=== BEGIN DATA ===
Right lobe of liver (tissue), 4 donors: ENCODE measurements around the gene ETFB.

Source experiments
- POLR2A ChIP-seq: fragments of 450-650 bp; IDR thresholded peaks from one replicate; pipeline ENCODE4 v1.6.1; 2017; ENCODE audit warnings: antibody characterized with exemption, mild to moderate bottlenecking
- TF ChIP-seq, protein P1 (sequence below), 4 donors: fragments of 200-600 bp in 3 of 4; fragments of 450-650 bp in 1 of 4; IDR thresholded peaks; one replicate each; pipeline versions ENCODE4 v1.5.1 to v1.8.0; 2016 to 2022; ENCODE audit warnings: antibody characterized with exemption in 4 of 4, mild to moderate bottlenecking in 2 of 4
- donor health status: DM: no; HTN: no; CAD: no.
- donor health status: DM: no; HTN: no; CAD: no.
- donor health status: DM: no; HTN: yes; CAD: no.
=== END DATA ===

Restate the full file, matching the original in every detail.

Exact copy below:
Right lobe of liver (tissue), 4 donors: ENCODE measurements around the gene ETFB.

Source experiments
- POLR2A ChIP-seq: fragments of 450-650 bp; IDR thresholded peaks from one replicate; pipeline ENCODE4 v1.6.1; 2017; ENCODE audit warnings: antibody characterized with exemption, mild to moderate bottlenecking
- TF ChIP-seq, protein P1 (sequence below), 4 donors: fragments of 200-600 bp in 3 of 4; fragments of 450-650 bp in 1 of 4; IDR thresholded peaks; one replicate each; pipeline versions ENCODE4 v1.5.1 to v1.8.0; 2016 to 2022; ENCODE audit warnings: antibody characterized with exemption in 4 of 4, mild to moderate bottlenecking in 2 of 4
- donor health status: DM: no; HTN: no; CAD: no.
- donor health status: DM: no; HTN: no; CAD: no.
- donor health status: DM: no; HTN: yes; CAD: no.